When I was young, I watched a lot of T.V. It was my reward for getting homework finished and for making it through the school day alive. And in that twilight era of innocence and naiveté, one of my favorite
shows to watch was Boy Meets World on Disney Channel. One day sometime during my 6th grade year, I caught an episode called “The Play’s the Thing.” In this episode, Cory Matthews and the gang are part of a school staging of Shakespeare’s Hamlet. Cory hates it and, of course, ends up complaining to Mr. Feeny (his teacher for you uninitiated viewers) about how boring it is. Mr. Feeny, with his usual sarcastic wit, responds with “Of course you’re right, Cory. Shakespeare is dry, tedious and there is no way for a person your age to be affected by it.” However, as he says it, the lights above the auditorium stage that he and Cory had been sitting on dim and Mr. Feeny stands and grabs a spear.
As he slowly approaches a shocked Cory, he begins to recite the monologue delivered by Hamlet’s father.
“I am thy father’s spirit,
doomed for a certain term to walk the night
And for the day confined to fast in fires,
Till the foul crimes done in my days of nature
Are burnt and purged away.”
While the scene is clearly played for laughs in the show, it had me fascinated. And while it will probably never be ranked in the top 10 or even top 20 scenes in the show’s long run, it brought something to light for me.
I’ve always been a bookworm. I spent so much time in the library as a kid that the librarians recognize me to this day when I go in there. I have bookmarks that I’ve had since the 1st grade and I still use them. Books have been one of the biggest parts of my life for as long as I can remember.
But, strangely enough, it was this sitcom that introduced me to William Shakespeare. After watching Mr. Feeny recite the monologue, I did exactly what I’m sure he wanted Cory to do. I realized that Shakespeare is fascinating. I read as much of Hamlet as a 6th grader could understand and I memorized the entire monologue. Now, 11 years and one B.A. in English Literature later, I can still recite most of it from memory.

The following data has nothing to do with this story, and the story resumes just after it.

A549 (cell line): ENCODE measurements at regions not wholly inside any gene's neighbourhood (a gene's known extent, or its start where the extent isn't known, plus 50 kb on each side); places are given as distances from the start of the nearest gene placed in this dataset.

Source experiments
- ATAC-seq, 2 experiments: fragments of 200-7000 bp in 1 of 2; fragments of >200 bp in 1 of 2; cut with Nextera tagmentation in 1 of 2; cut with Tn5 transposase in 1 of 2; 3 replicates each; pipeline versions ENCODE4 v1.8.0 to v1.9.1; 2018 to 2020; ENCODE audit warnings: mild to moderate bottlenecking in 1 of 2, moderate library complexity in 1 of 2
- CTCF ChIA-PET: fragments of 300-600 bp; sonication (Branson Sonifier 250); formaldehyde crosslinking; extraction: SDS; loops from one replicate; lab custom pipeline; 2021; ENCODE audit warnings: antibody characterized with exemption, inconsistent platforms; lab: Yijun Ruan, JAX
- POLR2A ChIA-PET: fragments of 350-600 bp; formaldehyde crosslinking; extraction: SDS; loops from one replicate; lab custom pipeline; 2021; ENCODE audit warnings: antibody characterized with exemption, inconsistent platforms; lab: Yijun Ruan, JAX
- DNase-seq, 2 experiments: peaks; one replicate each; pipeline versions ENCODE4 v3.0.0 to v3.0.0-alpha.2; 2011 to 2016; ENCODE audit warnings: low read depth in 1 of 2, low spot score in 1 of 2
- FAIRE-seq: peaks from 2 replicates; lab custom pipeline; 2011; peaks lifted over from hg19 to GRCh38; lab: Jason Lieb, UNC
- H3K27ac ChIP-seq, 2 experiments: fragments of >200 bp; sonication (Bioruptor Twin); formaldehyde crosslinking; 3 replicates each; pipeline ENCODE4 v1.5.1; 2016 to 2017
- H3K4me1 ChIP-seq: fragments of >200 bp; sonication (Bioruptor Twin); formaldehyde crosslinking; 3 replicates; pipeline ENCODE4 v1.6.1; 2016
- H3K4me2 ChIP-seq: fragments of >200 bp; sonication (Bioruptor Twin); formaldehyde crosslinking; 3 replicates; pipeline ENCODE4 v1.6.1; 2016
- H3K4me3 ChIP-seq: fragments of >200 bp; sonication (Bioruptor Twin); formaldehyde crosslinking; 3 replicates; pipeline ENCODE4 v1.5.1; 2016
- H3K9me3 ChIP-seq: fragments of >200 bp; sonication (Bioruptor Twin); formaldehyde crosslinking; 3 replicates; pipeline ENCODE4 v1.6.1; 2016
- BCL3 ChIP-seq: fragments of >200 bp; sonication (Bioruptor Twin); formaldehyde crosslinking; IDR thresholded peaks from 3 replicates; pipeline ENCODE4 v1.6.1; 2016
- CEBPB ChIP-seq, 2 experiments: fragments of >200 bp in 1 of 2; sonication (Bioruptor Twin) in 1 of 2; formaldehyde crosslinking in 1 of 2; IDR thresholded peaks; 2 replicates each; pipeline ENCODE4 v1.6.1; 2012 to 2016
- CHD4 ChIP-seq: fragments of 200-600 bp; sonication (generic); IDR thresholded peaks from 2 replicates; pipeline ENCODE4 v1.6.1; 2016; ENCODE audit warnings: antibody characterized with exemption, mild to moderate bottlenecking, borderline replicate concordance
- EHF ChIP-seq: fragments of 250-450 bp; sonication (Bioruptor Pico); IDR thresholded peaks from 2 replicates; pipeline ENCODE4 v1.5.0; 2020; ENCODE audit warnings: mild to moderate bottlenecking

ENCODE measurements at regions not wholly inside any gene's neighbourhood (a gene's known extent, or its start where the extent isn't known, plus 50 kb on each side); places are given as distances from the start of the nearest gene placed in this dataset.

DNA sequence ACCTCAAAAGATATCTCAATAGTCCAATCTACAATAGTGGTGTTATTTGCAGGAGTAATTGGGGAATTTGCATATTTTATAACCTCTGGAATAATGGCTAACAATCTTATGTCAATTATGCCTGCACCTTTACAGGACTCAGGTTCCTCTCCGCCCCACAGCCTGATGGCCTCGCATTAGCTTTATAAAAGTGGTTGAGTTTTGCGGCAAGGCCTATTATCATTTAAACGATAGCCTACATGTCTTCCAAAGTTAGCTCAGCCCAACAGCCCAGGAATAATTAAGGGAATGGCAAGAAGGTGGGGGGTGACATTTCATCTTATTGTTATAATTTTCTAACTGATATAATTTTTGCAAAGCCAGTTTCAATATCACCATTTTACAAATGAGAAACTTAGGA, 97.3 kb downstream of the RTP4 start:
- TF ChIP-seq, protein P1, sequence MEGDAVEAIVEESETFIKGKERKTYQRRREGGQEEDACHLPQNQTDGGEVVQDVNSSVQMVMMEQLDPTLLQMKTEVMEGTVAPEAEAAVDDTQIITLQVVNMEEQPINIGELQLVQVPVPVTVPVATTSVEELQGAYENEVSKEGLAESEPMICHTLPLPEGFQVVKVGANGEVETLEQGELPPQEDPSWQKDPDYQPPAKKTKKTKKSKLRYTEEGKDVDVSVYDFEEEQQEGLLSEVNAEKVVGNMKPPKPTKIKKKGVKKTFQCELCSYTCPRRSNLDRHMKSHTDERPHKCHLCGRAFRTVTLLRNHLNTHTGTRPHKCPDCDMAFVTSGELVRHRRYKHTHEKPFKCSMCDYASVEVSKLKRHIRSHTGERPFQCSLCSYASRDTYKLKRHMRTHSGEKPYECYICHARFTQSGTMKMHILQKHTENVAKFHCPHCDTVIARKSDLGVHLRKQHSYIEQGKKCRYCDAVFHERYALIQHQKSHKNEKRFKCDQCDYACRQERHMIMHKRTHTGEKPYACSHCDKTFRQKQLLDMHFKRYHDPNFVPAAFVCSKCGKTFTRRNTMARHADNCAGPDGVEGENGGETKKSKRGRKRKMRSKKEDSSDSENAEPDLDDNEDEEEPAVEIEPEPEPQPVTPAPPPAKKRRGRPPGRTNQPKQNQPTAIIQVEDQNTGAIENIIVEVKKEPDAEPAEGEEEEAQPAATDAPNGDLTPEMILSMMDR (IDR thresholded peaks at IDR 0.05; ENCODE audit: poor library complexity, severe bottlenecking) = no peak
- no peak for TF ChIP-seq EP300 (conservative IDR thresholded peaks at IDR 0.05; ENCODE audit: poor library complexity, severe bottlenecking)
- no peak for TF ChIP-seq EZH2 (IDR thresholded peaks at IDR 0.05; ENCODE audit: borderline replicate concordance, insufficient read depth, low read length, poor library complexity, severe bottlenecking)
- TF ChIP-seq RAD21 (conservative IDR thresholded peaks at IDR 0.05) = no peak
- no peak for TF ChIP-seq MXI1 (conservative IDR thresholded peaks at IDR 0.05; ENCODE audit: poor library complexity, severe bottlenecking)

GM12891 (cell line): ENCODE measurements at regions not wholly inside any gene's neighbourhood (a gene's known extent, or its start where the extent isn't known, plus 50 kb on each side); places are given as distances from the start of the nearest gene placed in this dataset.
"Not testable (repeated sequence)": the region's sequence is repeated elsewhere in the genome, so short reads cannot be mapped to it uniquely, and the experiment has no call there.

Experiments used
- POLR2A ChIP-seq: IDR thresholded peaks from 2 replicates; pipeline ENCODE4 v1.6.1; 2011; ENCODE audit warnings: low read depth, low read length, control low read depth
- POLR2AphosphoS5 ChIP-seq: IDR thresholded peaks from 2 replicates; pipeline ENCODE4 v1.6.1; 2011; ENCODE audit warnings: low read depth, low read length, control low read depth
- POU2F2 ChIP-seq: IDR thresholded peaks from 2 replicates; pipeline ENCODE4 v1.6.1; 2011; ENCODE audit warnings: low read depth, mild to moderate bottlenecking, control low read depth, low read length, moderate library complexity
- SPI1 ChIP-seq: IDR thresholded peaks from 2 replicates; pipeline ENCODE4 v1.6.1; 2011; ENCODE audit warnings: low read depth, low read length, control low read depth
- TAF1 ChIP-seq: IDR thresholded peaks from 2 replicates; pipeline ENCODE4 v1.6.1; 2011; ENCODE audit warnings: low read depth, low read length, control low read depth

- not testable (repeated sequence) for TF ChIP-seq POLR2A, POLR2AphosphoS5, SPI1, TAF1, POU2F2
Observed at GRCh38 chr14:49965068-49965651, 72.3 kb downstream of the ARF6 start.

Pop culture is something that is often maligned and more often ignored. I’m guilty of it myself. I don’t care about Miley Cyrus and Robin Thicke and Katy Perry. I don’t care about most movies and the vast majority of pop music seems to fly straight over my head.
With that said, I think that more attention should be given to pop culture nonetheless. We should pay attention to what shows we watched as a child. We should pay attention to what messages are out there within even the poppiest of pop culture.
It’s true that pop culture is often stupid. It’s often meaningless. However, it can also be incredibly powerful. It can contain moments of such intense beauty and bewildering meaning that even the most ardent of poets would have to stop and admire.
I have run into this power many times. When I first began to really struggle with clinical depression, I picked up the first volume of Neil Gaiman’s Sandman series. It’s a series of graphic novels focused on a personification of Dream, a character named Morpheus. In one scene, Morpheus heads to Hell itself and battles a demon for something that belongs to him. The rules are simple. Each competitor names an object or idea and the other competitor has to say something that would, if real, top that object or idea. This is how the game ends:
Choronzon: “I am anti-life, the Beast of Judgement. I am the dark at the end of everything. The end of universes, gods, worlds … of everything. And what will you be then, Dreamlord?”
Dream: “I am Hope.”
– Choronzon and Dream, playing “the oldest game”in Sandman #4: “A Hope in Hell”
As I began to fight my own mind, I too had hope simply because someone else believed that it could triumph over all.
Often, seemingly simple pop culture holds the deepest meanings.
The Dementors of the Harry Potter series represent depression. J.K. Rowling has said that they are characters that she crafted from her own experience with depression. That’s why the best thing to do after a dementor attack is to eat chocolate. That works pretty well for attacks of anxiety and depression too.
It’s so difficult to describe [depression] to someone who’s never been there, because it’s not sadness. I know sadness. Sadness is to cry and to feel. But it’s that cold absence of feeling — that really hollowed-out feeling. That’s what Dementors are. – J.K Rowling
The Ents of Tolkien’s Lord of the Rings are Tolkien’s way of showing how much he hated the destruction of the Earth that came with Britain’s entry in the Industrial Age.
X-Men could easily be seen as a very fitting metaphor for the Gay Rights movement.
Pop culture, in ways I never really appreciated until I went to college and started really thinking analytically, shaped me. I’m not the only one either. Harry Potter is what got me most of the friends I have today. We played Quidditch instead of handball and we spent our lunch hour dissecting plots and deciding what houses we would want to be placed in by the Sorting Hat.
12 years later, we’re busy freaking out together about the new set of movies set in the Harry Potter universe that J.K Rowling is now penning.
My mother once told me why reading was important. She said that it lets you enter an entirely new world. You can be a pirate or a dancer or an alien. It doesn’t matter. Words let you do that.
However, I’d add this to that idea. Pop culture, whether in the form of movies or books or music or television, also provides your first real introduction the world. It teaches you. It shapes you. It shapes you into a way of thinking that does follow you into adulthood.
And that, in a nutshell, is the importance of Mr. Feeny.